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April 11, 2014
Vol. 55 No. 21

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Timeless tragic romance given a new twist

Shakespeare's classic play "Romeo and Juliet" made its debut on Thursday, April 10 at 8 p.m. in the Degenstein Theater to a successful opening night.
The story illustrating the conflict between the House Capulet and the House Montague has been in production for three and a half weeks and consisted of a large cast with students from various years. The play is one of Shakespeare's most famous tragedies and provided the necessary dramatic flair.
First-year Terry Lark, who was in attendance, was impressed by the performances. "They're all staying true to their roles. I think they're really capturing the essence of Shakespeare," she said. "I really like the little twist and turns they put into it."
Sophomore Christina Ungaro, who played Tybalt, said: "This isn't your average 'Romeo and Juliet.' There's a lot of purposeful spitting and non purposeful spitting, dancing, fire and guys in tight pants."
Ungaro's role is usually played by a man, which is why she was excited about her opportunity to play the role.
"Traditionally Tybalt is a male role played by men, but this time women will be playing the male roles," Ungaro said.
Not only were women playing men's roles, but there were men taking on some of the women's roles. Though there were many somber moments throughout the play, certain characters provided comic relief, such as sophomore Jake Young, who played Juliet's nurse.
Lark said: "[Jake] did such a great job. He definitely provided a lot of laughs."
Audience member first-year Rebecca Rentschler came to support junior Fred Bond, who played both Paris and Sampson. She said: "He's so enthusiastic and just has great stage presence. I'm really glad I got to see him perform."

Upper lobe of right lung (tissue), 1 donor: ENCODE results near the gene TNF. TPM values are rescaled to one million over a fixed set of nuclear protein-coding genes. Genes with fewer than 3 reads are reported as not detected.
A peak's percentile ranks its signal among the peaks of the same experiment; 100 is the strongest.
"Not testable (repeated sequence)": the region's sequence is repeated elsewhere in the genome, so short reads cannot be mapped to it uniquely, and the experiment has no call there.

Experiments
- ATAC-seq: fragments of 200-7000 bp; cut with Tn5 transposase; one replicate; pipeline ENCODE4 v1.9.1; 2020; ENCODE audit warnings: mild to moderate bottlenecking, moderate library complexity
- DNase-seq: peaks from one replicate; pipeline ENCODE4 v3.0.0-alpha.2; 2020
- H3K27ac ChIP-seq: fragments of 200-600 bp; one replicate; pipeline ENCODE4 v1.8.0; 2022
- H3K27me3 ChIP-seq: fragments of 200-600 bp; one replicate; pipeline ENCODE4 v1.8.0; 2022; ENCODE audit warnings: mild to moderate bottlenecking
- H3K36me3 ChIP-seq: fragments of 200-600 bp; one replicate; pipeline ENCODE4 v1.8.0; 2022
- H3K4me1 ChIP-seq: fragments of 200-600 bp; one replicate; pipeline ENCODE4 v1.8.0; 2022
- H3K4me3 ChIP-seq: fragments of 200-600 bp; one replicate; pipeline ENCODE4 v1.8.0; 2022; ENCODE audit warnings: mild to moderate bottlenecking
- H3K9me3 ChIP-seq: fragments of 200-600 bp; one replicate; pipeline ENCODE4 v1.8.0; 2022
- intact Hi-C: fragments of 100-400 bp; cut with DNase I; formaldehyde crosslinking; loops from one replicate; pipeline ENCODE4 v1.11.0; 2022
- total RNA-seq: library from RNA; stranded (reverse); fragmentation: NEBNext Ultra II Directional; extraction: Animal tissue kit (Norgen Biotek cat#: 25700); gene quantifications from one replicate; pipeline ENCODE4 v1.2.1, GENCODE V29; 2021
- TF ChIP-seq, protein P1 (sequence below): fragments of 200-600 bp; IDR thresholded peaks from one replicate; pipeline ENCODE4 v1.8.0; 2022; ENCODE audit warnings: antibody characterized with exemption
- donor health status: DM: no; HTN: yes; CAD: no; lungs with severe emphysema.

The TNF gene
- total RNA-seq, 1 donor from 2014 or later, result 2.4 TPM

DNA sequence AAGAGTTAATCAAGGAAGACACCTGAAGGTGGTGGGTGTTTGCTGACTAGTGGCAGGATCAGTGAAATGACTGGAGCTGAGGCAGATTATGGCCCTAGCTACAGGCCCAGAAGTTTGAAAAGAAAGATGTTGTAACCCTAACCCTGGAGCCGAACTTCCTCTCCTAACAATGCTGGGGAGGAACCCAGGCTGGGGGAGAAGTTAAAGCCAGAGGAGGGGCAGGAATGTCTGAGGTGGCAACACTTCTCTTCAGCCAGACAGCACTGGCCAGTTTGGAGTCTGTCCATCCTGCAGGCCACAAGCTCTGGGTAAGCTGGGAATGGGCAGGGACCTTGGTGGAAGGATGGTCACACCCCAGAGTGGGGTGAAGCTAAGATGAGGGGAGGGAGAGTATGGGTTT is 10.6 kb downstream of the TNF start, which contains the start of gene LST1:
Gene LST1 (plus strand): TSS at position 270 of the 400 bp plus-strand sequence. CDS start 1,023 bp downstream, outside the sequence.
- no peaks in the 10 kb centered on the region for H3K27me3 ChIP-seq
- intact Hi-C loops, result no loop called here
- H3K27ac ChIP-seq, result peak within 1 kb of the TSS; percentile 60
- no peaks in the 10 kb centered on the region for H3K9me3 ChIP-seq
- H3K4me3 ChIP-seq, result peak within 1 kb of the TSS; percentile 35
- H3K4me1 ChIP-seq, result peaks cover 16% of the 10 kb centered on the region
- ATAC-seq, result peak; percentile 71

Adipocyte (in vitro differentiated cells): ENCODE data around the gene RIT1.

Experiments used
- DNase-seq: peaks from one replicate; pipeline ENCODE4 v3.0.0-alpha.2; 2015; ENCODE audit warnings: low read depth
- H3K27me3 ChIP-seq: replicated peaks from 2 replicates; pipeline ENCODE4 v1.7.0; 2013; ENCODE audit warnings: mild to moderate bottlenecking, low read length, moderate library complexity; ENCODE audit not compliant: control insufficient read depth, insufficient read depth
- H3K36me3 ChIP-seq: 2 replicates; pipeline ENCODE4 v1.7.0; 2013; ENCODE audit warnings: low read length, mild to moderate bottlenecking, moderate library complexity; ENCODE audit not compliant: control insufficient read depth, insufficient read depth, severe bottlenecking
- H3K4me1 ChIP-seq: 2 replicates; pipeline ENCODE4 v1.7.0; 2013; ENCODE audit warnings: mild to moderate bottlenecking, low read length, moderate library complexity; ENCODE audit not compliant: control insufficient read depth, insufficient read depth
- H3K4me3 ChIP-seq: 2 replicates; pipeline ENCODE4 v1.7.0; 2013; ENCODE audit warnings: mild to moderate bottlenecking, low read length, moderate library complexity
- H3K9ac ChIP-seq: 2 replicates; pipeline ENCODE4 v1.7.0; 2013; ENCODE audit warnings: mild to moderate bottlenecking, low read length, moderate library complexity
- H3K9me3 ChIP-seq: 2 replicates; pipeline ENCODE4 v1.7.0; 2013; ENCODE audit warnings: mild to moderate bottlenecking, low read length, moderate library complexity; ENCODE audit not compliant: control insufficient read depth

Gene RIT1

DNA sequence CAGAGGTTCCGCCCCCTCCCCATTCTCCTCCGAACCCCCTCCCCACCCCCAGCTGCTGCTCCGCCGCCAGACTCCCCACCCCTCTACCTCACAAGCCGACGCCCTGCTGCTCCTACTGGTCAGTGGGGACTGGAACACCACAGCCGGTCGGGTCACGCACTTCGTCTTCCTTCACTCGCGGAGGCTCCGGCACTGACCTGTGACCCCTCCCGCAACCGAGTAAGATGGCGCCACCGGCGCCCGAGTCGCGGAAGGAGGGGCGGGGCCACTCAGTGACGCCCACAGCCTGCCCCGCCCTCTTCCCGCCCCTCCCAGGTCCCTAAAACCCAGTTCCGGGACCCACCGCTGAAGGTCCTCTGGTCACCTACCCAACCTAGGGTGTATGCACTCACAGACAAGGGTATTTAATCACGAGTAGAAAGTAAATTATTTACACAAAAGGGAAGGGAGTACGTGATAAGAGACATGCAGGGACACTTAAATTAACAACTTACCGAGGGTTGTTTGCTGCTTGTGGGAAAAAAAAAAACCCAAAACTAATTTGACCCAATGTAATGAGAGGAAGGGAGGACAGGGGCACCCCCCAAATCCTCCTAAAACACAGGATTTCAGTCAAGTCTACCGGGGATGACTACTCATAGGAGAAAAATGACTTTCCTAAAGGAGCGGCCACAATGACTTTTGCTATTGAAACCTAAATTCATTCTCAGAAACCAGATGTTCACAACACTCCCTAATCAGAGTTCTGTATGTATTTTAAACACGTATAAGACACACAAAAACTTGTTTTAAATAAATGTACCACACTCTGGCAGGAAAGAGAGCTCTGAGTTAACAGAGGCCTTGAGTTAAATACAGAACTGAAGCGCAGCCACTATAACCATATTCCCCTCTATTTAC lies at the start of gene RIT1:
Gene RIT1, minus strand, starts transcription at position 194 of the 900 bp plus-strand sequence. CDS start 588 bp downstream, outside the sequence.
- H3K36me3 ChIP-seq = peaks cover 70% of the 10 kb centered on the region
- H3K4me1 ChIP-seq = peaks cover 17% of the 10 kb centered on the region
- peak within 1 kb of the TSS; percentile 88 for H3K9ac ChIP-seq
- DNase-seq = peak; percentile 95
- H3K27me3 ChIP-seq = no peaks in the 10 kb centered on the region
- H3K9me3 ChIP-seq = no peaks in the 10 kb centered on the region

The performers were not just limited to the stage; they had a large set designed by Associate Professor of theater Andrew Rich. There were also moments where the performers took advantage of the stairs running up and down the sides of the audience.
Rentschler said: "I like how they came into the audience at different times. I think that always makes the audience seem more involved."
Rentschler said that an action scene was the highlight of the play. "The fight scene was very entertaining and pretty tense. They did a good job with the swords."
Production Stage Manager and Publicity Assistant Tori Heikenfeld noted that they made sure that the performers got a lot of practice with the swords in order to prepare for the action scenes.
She said: "Probably two weeks into rehearsal we began working on the swords. They have to practice them before every rehearsal, so that we make sure that no one gets hurt. We had a professional fight choreographer come in and teach that to them."
Heikenfeld said: "I know that lines were a tough thing, they worked really hard on their lines to solidify them. Once they got done with that they were able to delve into their roles."
Romeo and Juliet will be showing at the Degenstein Theater on Friday, April 11th and Saturday, April 12th at 8 p.m. and Sunday, April 13th at 2:30 p.m.. Tickets are free of charge for students, $7 for non-SU students and $10 for adults.


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